In this fourth installment of a series, Carter Sloane has reached a major milestone in his impressive career, moving his firm, Sloane & Partners, to a prominent new office building. He enjoys the trappings of his success, including a black Porsche and positive press coverage in Forbes magazine, but his heart belongs to his nieces, April and Peyton. Their guardian since the tragic deaths of their parents in an avalanche, Carter is committed to giving them a stable home life. He is not looking for love until he meets Valentina Connor at a popular coffee shop. She runs Valentina’s Laboratories, a cosmetics and fragrances company across the street from Carter’s office. Although Valentina is wary of falling for the wrong man, she is intrigued by the sexy and self-confident Carter. What begins as a playful flirtation soon turns into a passionate romance. Carter falls in love with Valentina, especially after she bonds with his nieces, but when her company is sued by a competitor, the couple wonder if their relationship can withstand the pressures of an instant family and two high-profile careers. The latest entry in Hagen’s (Meant for You, 2018, etc.) Connor Family contemporary romance series delivers a sweet and charming love story bolstered by winsome characters, fast-paced storytelling, and a healthy dose of sexual chemistry between the protagonists. Valentina and Carter are appealing lead characters whose relationship is built on a strong mutual attraction and similar family backgrounds. They narrate the story through chapters that alternate between their first-person perspectives. This technique allows the author to explore their joy over their strong connection and their need to offer Carter’s nieces a stable home. Although Valentina and Carter’s steamy romance drives the story, their love of family lies at the heart of the narrative, from his devotion to his nieces to her weekly dinners with her large extended clan. Like the other volumes in the series, this book can be enjoyed on its own, although family members from the previous novels are part of the supporting cast of characters.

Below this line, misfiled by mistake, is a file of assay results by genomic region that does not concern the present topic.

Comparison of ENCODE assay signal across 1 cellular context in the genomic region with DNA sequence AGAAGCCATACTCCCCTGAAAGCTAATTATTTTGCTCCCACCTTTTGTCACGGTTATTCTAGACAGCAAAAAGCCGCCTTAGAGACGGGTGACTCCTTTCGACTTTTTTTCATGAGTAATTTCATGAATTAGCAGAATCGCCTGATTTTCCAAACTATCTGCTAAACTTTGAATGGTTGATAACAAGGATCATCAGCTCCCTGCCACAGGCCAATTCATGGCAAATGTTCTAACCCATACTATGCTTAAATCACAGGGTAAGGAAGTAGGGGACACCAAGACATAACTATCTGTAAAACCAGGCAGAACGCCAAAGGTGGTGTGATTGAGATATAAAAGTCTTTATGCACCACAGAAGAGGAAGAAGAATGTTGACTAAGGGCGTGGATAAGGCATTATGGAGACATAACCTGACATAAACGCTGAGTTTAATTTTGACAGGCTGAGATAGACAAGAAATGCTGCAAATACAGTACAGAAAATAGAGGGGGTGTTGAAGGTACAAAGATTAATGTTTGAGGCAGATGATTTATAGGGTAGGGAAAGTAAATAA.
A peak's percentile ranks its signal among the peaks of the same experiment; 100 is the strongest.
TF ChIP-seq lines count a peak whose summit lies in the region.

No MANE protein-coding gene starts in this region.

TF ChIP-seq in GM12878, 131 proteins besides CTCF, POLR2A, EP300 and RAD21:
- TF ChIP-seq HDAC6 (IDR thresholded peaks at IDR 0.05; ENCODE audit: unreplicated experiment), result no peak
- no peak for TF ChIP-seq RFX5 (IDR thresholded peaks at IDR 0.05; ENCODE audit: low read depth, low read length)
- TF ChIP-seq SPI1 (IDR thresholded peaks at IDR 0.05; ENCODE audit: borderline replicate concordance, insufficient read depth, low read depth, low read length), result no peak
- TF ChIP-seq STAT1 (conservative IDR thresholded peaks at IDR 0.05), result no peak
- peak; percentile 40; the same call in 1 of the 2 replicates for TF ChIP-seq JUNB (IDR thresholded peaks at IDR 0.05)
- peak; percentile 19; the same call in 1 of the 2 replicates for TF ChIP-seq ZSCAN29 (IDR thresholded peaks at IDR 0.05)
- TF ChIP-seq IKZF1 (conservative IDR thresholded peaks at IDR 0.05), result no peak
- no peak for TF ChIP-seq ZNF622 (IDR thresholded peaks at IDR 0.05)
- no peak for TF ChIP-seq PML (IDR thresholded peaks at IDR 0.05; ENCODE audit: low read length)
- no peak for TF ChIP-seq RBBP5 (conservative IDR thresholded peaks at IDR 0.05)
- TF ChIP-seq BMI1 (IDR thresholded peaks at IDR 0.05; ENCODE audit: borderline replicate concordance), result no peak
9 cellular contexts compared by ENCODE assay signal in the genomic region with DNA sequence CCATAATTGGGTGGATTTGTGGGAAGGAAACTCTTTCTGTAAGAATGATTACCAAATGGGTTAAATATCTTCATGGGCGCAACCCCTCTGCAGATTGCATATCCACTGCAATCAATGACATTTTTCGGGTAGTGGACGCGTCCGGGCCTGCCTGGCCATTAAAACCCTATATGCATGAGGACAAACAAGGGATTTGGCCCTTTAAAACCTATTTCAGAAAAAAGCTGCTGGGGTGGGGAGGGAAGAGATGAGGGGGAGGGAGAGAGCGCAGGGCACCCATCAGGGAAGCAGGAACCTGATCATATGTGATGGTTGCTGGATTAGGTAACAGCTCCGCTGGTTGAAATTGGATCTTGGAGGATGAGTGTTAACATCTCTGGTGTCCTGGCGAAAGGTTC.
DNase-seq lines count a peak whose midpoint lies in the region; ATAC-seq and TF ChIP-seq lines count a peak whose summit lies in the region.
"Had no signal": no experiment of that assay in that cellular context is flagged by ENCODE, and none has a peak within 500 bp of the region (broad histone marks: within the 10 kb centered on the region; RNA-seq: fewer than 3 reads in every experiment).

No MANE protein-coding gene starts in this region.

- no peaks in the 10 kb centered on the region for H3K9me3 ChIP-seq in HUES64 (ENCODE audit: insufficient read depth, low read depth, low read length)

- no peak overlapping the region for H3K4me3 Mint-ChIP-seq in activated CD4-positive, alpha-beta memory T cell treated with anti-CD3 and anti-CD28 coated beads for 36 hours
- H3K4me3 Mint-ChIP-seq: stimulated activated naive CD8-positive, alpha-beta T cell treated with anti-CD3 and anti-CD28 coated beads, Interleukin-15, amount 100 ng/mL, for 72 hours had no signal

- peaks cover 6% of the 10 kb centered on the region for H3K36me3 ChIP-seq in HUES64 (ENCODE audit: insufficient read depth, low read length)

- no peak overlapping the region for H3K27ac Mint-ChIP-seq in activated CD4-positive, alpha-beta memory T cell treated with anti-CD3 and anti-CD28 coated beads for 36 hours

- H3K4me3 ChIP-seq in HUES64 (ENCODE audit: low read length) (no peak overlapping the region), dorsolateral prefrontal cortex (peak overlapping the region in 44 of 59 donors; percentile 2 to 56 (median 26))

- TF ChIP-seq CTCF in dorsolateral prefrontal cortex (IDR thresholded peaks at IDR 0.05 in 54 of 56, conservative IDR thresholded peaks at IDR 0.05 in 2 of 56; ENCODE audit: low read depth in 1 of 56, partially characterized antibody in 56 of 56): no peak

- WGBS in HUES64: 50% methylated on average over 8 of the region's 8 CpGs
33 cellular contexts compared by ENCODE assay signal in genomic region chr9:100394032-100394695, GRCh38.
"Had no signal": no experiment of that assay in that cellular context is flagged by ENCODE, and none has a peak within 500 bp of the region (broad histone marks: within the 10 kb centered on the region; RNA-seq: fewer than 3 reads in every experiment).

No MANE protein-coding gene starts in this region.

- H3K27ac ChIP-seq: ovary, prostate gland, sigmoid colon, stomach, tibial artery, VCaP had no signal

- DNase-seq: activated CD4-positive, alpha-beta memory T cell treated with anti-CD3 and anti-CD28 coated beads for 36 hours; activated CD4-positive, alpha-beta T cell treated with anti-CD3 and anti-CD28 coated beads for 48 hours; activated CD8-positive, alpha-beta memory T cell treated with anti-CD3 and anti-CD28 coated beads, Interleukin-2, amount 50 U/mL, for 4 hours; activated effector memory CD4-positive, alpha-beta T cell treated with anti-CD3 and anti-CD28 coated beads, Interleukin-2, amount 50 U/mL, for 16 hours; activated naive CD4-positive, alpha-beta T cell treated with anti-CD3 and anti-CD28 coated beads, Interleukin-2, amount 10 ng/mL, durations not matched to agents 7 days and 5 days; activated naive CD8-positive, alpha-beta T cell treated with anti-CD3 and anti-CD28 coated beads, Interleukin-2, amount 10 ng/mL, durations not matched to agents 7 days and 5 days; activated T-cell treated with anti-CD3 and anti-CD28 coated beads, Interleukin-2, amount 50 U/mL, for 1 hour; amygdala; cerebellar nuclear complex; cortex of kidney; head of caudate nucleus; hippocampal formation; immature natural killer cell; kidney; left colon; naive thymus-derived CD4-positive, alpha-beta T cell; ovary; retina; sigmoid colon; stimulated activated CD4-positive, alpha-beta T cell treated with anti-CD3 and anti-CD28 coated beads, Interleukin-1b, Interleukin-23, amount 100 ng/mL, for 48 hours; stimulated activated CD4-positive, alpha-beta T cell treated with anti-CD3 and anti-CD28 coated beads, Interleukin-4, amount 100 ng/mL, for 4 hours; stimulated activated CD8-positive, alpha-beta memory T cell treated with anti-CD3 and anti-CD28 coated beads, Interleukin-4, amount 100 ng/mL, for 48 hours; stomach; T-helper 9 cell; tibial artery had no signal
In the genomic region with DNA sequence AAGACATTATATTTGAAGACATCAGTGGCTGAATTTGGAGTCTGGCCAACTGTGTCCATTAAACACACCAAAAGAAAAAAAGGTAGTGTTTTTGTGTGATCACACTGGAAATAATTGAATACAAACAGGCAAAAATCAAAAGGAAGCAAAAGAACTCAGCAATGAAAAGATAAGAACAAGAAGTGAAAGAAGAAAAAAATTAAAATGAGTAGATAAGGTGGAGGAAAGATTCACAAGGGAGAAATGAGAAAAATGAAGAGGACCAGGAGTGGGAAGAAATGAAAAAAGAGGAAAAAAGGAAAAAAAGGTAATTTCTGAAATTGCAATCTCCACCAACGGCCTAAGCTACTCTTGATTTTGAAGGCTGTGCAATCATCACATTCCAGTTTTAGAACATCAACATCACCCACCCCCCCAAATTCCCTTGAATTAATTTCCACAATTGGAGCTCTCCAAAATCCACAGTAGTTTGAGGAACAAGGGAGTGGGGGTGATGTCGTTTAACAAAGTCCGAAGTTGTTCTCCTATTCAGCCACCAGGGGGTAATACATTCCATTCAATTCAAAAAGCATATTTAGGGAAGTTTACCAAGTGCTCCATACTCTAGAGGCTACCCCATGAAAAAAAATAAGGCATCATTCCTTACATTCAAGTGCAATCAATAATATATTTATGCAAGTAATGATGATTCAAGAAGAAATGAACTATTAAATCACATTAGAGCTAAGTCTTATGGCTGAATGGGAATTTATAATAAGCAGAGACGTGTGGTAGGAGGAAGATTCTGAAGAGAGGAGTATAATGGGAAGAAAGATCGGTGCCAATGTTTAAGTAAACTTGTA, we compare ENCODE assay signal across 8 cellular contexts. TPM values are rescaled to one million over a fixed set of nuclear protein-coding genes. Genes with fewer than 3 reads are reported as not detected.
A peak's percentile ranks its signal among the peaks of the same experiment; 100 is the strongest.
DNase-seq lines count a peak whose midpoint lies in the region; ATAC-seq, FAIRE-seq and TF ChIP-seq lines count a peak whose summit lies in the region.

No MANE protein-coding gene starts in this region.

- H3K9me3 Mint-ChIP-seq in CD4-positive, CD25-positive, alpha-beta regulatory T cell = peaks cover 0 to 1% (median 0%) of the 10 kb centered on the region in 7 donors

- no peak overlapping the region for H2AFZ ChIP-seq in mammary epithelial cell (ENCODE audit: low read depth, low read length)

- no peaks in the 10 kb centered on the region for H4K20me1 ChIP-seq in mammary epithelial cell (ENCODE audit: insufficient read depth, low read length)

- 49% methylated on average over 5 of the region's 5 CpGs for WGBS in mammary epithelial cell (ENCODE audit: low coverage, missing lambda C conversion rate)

Another satisfying installment of a romance series with a lot of heart and plenty of heat.
In this debut picture book, young readers are asked to assist an owl host with a thorny problem.
Owl is giving a surprise birthday party for Mouse, and readers are invited. But, oh no—his glasses are broken, and he needs the audience to help him identify guests at the door. First, Owl hears a reveler coming: “Splish…Splash…Flap…Flap,” for example, or “Hiss…Hiss…Slither…Slide.” Then Owl provides some rhyming clues based on noted characteristics: “Who has yellow feathers? / Who has splashy feet? / Who says QUACK QUACK / with their smiling little beak?” or “Who has a scaly diamond back? / Who looks like the letter S? / Who says Hisssss / …and is the LONGEST of our guests?” The answers are rewarded with Owl’s enthusiastic responses: “Exactamundo!” “DING! DING! DING! Correct!” As each partygoer arrives, the animal’s special sound is added to a list, from “Hoo hoo!” to “Squeak squeak!” for the guest of honor. Not only that, Owl gets a new pair of glasses. With all the sound effects, repeated hoo’s and who’s, the final shout of “SURPRISE!” when Mouse arrives, and the overall guessing game, Maier and Horton’s tale makes for a fun read-along experience for adults and children. The attractive, scribbly pen-and-ink plus watercolor illustrations are a nice change from the usual primary colors. Dominated by pale blue, orange, peach, and gray, they are dynamic with repeated circle shapes.
A rewarding read-aloud with enjoyable question-and-answer rhythms and bubbly, festive animal illustrations.
In this novel, a winemaker attempts to stop a strange pest from destroying the world’s grapevines.